There is a correlation between health care members providing information in a timely manner to patients who need to make decisions about their care and treatment and the quality of care patients receive. Lack of care resulted from physicians being reluctant to refer patients to palliative care. Due to a lack of honest open discussions regarding diagnosis, prognosis and treatment options patient’s suffering was prolonged. Since palliative care focuses on improving symptoms, dignity and quality-of-life it is important that sufficient attention is placed on the complex needs of individuals. The delivery of palliative care has become challenging for nurses.
Many nurses and graduate nurses have not been adequately prepared to care for patients in the hospice and palliative care setting (Chmura, 2016). There needs to be a focus of education in the university and clinical setting on pain and symptom management and therapeutic communication skills with the dying patient and his/her family. One possible solution to this problem is the implementation of the dedicated education unit (DEU) model, developed by the University of Buffalo Science of Nursing in collaboration with the Center for Hospice and Palliative Care of Buffalo, New York.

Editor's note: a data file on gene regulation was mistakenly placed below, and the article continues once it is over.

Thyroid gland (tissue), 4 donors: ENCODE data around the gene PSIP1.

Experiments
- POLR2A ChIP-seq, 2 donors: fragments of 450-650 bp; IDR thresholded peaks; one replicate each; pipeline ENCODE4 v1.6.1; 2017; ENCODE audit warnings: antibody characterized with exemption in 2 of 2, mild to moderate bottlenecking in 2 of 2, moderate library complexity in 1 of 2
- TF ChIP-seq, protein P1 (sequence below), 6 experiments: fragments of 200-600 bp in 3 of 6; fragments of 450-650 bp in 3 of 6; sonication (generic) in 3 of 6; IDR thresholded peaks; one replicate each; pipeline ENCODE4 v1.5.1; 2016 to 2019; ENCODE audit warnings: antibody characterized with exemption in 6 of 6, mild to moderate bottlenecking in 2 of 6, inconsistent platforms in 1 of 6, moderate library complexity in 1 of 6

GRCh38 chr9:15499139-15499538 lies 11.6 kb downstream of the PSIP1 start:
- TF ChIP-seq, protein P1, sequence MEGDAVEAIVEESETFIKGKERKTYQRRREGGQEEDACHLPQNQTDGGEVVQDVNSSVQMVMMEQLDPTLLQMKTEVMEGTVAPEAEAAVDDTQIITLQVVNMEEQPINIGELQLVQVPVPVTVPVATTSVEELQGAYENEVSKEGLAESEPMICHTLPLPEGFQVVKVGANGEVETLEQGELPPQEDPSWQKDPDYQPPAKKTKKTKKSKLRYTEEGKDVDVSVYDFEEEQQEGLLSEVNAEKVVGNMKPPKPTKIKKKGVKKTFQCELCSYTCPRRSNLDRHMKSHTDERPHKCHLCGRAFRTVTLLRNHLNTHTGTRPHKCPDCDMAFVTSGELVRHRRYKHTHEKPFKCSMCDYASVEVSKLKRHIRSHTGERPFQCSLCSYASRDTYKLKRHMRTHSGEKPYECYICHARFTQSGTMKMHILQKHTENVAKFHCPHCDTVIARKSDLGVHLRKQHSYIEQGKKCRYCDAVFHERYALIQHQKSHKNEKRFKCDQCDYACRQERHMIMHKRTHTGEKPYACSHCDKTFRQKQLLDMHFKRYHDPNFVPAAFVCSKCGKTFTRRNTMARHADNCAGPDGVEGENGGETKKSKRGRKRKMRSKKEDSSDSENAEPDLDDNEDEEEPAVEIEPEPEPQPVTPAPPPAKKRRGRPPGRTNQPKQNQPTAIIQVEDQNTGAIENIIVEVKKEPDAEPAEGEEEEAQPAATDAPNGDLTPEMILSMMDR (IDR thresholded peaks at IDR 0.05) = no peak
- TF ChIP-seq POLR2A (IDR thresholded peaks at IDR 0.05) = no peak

This essay will be focusing on Margret who has required nursing interventions for her Type 2 Diabetes Mellitus (T2DM). There will be a discussion of what the condition is and its effect on the patient holistically; how it has impaired and impacted Margret’s normal health and how the condition has affected her family. There will be a demonstration awareness of how public health policies has impacted the health of Margret. What nursing models are will be briefly explained and how it can be used to support nursing care planning. Using the Assess, Plan, Implement and Evaluate process there will be a structured care plan which demonstrates awareness of the roles and responsibilities of nurses within an inter-professional care delivery.